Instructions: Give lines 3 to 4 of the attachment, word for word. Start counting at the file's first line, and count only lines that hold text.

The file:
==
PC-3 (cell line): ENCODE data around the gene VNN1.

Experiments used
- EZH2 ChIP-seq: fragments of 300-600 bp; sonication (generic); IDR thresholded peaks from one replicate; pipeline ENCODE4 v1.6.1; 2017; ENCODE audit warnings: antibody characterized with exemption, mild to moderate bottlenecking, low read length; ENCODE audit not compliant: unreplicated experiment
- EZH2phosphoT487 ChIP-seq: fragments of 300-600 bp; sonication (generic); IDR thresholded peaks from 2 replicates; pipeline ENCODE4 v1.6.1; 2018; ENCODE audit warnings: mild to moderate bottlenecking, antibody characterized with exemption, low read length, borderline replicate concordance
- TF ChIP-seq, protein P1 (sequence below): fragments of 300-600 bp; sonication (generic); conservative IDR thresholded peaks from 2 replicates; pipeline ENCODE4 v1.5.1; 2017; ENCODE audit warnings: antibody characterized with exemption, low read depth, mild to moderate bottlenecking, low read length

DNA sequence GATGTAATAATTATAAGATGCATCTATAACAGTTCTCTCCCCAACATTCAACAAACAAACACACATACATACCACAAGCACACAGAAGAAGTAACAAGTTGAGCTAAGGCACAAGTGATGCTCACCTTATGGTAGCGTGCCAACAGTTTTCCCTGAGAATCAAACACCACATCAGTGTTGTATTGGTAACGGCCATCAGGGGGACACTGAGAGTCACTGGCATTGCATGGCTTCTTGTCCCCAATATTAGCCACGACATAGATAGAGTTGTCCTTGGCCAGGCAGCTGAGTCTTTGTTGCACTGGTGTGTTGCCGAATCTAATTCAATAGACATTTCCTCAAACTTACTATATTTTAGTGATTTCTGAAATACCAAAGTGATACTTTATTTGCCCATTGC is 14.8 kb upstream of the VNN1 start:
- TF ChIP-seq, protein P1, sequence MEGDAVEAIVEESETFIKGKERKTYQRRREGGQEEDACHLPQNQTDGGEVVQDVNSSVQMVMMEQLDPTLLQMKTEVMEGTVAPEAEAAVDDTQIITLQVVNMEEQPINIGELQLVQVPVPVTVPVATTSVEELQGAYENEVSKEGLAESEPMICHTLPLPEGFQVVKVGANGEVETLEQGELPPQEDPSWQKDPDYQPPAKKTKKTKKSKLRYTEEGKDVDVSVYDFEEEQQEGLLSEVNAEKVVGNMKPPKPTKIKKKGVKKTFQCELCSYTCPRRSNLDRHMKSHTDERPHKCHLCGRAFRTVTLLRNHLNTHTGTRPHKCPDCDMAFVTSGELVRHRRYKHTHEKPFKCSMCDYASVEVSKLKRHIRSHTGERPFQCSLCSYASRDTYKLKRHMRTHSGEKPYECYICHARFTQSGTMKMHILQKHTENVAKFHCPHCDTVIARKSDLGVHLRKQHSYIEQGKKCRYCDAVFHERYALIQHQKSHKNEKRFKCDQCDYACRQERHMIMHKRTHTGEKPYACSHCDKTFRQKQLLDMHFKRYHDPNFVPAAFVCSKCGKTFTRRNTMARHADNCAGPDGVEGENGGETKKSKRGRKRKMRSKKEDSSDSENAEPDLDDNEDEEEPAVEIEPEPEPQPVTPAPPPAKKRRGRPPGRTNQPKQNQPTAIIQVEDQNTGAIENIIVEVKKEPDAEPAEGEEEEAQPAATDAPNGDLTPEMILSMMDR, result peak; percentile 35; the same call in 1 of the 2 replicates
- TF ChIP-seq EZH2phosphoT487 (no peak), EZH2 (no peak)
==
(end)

- EZH2 ChIP-seq: fragments of 300-600 bp; sonication (generic); IDR thresholded peaks from one replicate; pipeline ENCODE4 v1.6.1; 2017; ENCODE audit warnings: antibody characterized with exemption, mild to moderate bottlenecking, low read length; ENCODE audit not compliant: unreplicated experiment
- EZH2phosphoT487 ChIP-seq: fragments of 300-600 bp; sonication (generic); IDR thresholded peaks from 2 replicates; pipeline ENCODE4 v1.6.1; 2018; ENCODE audit warnings: mild to moderate bottlenecking, antibody characterized with exemption, low read length, borderline replicate concordance